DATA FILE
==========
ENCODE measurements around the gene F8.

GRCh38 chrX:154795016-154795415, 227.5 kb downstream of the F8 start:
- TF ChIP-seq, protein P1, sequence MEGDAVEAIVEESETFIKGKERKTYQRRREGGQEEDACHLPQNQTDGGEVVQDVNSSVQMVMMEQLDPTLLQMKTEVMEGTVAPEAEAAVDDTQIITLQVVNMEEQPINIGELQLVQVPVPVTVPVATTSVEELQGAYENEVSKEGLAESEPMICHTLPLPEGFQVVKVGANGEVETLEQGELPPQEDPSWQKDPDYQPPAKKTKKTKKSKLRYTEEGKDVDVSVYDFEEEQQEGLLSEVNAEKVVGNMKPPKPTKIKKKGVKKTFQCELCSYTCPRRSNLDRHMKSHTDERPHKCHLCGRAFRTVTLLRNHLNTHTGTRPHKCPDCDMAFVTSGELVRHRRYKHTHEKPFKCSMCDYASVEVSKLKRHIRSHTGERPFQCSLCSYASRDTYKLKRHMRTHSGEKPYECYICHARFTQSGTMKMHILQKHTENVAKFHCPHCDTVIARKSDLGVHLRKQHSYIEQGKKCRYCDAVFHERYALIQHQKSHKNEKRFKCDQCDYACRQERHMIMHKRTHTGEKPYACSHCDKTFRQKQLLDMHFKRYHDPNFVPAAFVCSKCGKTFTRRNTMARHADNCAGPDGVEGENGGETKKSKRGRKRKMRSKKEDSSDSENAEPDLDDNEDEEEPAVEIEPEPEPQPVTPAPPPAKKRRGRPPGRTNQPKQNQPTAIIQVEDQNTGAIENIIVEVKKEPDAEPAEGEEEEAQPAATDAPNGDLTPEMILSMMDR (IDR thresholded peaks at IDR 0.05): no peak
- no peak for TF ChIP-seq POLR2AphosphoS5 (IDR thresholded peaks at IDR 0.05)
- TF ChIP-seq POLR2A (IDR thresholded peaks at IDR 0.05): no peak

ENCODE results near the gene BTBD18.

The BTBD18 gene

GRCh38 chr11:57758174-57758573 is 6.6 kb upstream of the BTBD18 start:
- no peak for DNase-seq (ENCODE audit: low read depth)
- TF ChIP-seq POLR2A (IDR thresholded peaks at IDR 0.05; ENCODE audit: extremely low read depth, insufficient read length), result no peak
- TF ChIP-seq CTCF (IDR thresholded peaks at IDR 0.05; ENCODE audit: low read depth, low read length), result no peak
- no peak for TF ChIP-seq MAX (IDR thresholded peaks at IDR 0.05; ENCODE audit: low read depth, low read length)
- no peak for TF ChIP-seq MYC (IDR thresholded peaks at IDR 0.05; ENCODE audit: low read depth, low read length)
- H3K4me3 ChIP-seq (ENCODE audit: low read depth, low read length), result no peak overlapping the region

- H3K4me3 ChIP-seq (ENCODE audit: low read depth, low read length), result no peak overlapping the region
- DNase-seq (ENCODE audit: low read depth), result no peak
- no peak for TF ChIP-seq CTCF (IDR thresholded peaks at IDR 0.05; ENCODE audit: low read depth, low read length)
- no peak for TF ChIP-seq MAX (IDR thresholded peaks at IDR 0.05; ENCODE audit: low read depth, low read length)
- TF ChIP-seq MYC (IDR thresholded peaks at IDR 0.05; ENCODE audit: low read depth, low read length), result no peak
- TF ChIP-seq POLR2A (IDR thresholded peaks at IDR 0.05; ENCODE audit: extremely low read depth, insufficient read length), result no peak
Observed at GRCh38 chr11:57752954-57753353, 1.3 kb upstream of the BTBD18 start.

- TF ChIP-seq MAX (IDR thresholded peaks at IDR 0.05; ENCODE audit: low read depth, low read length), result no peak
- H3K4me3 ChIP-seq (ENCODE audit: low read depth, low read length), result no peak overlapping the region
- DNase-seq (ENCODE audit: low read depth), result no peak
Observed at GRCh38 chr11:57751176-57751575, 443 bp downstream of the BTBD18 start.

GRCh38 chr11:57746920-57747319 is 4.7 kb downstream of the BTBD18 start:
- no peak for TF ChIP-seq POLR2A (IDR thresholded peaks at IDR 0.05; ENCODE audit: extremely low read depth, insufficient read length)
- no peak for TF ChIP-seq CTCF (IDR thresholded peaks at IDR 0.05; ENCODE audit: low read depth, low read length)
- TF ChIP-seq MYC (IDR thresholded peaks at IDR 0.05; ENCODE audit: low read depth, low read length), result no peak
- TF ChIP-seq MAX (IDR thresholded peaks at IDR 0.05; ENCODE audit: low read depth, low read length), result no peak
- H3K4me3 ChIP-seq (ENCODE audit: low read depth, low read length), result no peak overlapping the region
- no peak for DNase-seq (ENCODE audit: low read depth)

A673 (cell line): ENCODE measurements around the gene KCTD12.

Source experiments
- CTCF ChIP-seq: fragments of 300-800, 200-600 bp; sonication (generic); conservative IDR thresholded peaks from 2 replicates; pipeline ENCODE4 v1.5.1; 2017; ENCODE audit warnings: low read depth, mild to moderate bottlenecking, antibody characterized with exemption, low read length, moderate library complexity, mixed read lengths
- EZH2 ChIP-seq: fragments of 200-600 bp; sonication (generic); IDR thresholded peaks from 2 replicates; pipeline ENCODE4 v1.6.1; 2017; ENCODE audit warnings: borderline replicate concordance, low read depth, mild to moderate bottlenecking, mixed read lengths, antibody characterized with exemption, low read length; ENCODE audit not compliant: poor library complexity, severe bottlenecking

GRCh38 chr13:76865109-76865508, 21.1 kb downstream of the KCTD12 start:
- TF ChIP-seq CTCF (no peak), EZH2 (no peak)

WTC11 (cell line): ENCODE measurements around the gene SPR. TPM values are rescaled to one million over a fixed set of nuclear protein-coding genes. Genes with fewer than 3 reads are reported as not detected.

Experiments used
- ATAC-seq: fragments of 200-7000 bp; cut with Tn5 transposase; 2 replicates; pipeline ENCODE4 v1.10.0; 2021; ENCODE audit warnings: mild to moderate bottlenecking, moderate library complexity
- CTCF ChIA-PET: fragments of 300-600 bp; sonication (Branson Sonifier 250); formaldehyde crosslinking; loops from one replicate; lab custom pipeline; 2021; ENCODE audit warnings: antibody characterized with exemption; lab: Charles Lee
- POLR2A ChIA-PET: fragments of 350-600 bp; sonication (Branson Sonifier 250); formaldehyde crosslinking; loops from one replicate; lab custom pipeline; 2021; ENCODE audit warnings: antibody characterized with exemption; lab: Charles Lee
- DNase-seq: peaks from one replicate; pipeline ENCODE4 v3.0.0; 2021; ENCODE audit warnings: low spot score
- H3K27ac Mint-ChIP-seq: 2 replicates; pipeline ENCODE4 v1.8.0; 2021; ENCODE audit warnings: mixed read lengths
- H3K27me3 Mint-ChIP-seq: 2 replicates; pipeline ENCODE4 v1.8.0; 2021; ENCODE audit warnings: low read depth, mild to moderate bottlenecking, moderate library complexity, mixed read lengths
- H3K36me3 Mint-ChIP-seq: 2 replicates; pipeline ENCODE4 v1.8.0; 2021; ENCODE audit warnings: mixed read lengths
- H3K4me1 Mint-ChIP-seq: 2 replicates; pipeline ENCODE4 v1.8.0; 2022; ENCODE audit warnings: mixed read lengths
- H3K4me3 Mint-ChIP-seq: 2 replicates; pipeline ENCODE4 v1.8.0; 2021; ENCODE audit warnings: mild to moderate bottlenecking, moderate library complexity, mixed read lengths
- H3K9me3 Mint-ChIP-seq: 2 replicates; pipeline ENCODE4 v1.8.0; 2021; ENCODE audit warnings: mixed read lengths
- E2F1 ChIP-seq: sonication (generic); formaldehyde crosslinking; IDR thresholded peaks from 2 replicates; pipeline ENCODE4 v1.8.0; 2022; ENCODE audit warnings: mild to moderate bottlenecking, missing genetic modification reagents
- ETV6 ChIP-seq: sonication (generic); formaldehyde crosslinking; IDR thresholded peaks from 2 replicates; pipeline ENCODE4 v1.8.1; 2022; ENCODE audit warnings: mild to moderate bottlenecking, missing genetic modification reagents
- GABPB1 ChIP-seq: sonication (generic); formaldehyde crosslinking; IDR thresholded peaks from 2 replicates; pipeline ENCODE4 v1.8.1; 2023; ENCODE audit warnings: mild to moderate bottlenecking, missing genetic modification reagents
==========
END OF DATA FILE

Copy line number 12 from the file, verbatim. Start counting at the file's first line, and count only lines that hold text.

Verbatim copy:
- no peak for TF ChIP-seq MAX (IDR thresholded peaks at IDR 0.05; ENCODE audit: low read depth, low read length)